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Maryland County Creates Unit to Process Police Body Cam Footage

The new team is the Anne Arundel County, Md., state attorney's office's new "Body Worn Camera Unit" tasked with processing video recorded by the police that will later be presented in court.

Up close body camera
(TNS) — Tucked in a windowless room in a county building, 20 pairs of eyes belonging to a team of 10 paralegals are glued to computer monitors.

Hundreds of hours worth of police body camera footage played on the screens, video that's captured by Anne Arundel County's 770-person police force, 110 Annapolis police officers, and the occasional dashcam video from Maryland Transportation Authority police and Maryland State Police. The team is the county state's attorney's office new "Body Worn Camera Unit" tasked with processing video recorded by the police that's later presented in court.

State legislators passed a law earlier this year requiring every police department in Maryland equip its officers with body cameras by 2025. Annapolis police have been wearing body cameras since 2017 and generated a workload handled by two paralegals in the state's attorney's office. As of Sept. 16, Anne Arundel County police trained every active-duty officer to wear a camera. In five months, the department generated 28,197 hours of video and used a staggering 49 terabytes of data storage.

To process that much video, and purchase enough storage, the state's attorney office requested $756,000 between fiscal years 2021 and 2022 in the county budget to staff a unit with eight paralegals and two assistant state's attorneys. The office requested $4,700 in fiscal year 2022 for office supplies, headsets and a copier and plans to hire another person when MDTA police and state troopers begin wearing body cameras.

Deputy State's Attorney Jessica Daigle estimates for every hundred officers that receive a body camera, one paralegal or assistant state's attorney is needed to process the footage. One hour of video usually takes 90 to 120 minutes to analyze, Daigle said.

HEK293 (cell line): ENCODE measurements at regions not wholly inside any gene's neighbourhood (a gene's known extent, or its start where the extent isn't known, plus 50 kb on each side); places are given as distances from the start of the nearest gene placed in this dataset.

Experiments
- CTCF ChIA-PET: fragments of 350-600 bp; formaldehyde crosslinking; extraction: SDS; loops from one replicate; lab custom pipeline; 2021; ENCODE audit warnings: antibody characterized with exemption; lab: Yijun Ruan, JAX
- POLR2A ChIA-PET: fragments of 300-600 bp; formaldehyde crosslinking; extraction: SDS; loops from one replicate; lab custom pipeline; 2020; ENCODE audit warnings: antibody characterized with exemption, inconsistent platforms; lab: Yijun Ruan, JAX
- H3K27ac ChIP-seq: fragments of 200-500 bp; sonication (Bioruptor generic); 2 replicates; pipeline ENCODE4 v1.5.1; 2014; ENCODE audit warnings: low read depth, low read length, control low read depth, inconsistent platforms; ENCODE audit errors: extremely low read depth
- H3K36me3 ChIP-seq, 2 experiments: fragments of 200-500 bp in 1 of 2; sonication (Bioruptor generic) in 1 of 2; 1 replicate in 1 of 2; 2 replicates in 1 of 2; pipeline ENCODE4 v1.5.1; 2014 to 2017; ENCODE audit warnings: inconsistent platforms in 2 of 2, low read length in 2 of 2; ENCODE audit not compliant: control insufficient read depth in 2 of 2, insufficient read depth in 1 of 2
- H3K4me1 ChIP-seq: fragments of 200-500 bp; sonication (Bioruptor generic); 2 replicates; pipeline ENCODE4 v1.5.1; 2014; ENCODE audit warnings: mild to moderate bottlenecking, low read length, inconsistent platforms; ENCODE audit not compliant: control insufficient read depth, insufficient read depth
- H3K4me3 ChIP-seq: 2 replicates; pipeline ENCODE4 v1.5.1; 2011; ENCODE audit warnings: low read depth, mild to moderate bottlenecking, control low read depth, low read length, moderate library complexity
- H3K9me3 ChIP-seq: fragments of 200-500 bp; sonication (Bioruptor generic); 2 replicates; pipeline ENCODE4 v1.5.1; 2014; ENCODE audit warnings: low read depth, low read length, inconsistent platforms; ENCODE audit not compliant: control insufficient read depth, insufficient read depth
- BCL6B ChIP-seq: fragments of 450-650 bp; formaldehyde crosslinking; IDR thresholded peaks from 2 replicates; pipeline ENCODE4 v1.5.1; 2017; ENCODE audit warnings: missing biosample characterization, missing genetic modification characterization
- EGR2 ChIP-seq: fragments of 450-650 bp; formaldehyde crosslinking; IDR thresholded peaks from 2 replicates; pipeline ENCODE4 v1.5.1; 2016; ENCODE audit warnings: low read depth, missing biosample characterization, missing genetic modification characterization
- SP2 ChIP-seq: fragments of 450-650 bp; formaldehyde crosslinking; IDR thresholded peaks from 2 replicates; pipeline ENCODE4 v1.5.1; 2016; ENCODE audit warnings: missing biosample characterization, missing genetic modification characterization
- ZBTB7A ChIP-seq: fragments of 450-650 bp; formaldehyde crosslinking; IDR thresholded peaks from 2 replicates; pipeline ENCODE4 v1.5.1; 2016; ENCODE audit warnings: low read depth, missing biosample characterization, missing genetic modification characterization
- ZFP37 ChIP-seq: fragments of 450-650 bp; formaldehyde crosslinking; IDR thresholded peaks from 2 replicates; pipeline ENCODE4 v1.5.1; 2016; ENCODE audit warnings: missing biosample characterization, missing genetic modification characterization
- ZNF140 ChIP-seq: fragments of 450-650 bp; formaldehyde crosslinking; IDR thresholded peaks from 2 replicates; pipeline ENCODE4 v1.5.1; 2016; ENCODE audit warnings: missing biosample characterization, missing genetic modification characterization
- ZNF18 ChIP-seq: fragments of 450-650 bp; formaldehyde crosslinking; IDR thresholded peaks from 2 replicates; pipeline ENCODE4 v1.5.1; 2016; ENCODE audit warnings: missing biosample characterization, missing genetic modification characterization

In the past five weeks, the unit has processed 81,057 minutes of video, about 136 hours of footage a week.

Led by Assistant State's Attorney Kris Vicencio, the unit watches every minute of footage related to misdemeanor and felony crimes. Staff take notes on witness statements to police, flag important events filmed on video, check for inconsistencies between a video and an officer's written report, and shield confidential information, such as a victim's address or a child or police informant's face.

The ability to show police body camera footage to a jury at trial is a "game-changer," said State's Attorney Anne Colt Leitess.

"Juries are fascinated by videos," Leitess told the newly hired staff. During the insanity trial for the Capital Gazette mass shooter, Leitess showed the jury body camera video in which the shooter calmly reacted to and followed police officers' orders. At trial, she pointed to his documented behavior as evidence he could understand his actions and change his behavior to follow the law.

Leitess added that even the most mundane videos are compelling if it depicts a crime scene in real-time.

"They are very powerful evidence," she said.

Body camera video is particularly helpful in domestic violence cases and during traffic stops, explained paralegal Hans Mbong as he analyzed film on one of two screens. An officer can record a driver's behavior before a traffic stop and throughout the encounter, providing evidence such as a car weaving in road lanes, he said. And statements a domestic violence victim might give a responding police officer are documented on tape if the victim later denies their initial complaint. Videos also capture the scene and appearance of victims at that moment, such as visible bruising.

Vicencio, the unit leader, said videos can help clear out often crowded district court dockets. If a defendant is disputing the facts of a case that a video can prove, those cases can be quickly resolved, he said. Prosecutors in district court are also buoyed by the unit's multiple layers of review, so they don't become bogged down by reviewing every video in a case on their own.

The county police department purchased the body cameras from Axon, a company that makes technology and weapons for law enforcement agencies. Cameras sync to other cameras in the area, allowing police to find and easily gather all relevant video and quickly send it as potential evidence to paralegals in the body-worn camera unit. Paralegals can then play multiple videos from different officers at the same time to watch from a variety of vantage points. The body cameras also include a GPS to traffic an officer's movement at the scene.

Before the legislative push for police to wear body cameras at all times, prosecutors would request dashcam or body camera videos from a police department that would send a CD or flash drive in return. Now, all files from county police are digital and videos are uploaded and stored for an unlimited period of time on a cloud-based management system called

© 2021 The Capital (Annapolis, Md.). Distributed by Tribune Content Agency, LLC.